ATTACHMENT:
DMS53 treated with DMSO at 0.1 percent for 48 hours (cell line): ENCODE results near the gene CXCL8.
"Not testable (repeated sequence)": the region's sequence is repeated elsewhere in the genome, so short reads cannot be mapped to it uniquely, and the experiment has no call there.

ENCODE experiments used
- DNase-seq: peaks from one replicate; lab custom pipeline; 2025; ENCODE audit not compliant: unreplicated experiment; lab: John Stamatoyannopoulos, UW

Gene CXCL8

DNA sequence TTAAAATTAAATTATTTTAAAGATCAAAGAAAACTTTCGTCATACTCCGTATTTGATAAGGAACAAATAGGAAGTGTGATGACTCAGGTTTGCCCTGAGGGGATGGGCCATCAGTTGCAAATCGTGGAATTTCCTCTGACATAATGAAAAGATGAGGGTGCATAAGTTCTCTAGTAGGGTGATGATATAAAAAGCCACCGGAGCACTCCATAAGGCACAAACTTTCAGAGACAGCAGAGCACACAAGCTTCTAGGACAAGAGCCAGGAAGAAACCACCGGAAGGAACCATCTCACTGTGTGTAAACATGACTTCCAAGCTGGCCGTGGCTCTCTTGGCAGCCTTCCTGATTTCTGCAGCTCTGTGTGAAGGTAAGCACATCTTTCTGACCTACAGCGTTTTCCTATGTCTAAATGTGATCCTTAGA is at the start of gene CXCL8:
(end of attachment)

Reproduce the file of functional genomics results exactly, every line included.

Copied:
DMS53 treated with DMSO at 0.1 percent for 48 hours (cell line): ENCODE results near the gene CXCL8.
"Not testable (repeated sequence)": the region's sequence is repeated elsewhere in the genome, so short reads cannot be mapped to it uniquely, and the experiment has no call there.

ENCODE experiments used
- DNase-seq: peaks from one replicate; lab custom pipeline; 2025; ENCODE audit not compliant: unreplicated experiment; lab: John Stamatoyannopoulos, UW

Gene CXCL8

DNA sequence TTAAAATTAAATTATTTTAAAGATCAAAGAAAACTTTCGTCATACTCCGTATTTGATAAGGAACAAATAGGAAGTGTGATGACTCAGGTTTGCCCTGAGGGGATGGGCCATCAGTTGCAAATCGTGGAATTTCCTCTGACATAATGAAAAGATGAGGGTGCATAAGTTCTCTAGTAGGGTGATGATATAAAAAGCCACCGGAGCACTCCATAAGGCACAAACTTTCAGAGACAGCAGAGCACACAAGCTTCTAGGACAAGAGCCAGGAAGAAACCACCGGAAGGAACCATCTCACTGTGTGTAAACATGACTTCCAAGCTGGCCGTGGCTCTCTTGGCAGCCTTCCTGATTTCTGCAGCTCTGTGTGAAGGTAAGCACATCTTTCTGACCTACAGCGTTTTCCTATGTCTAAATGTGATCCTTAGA is at the start of gene CXCL8: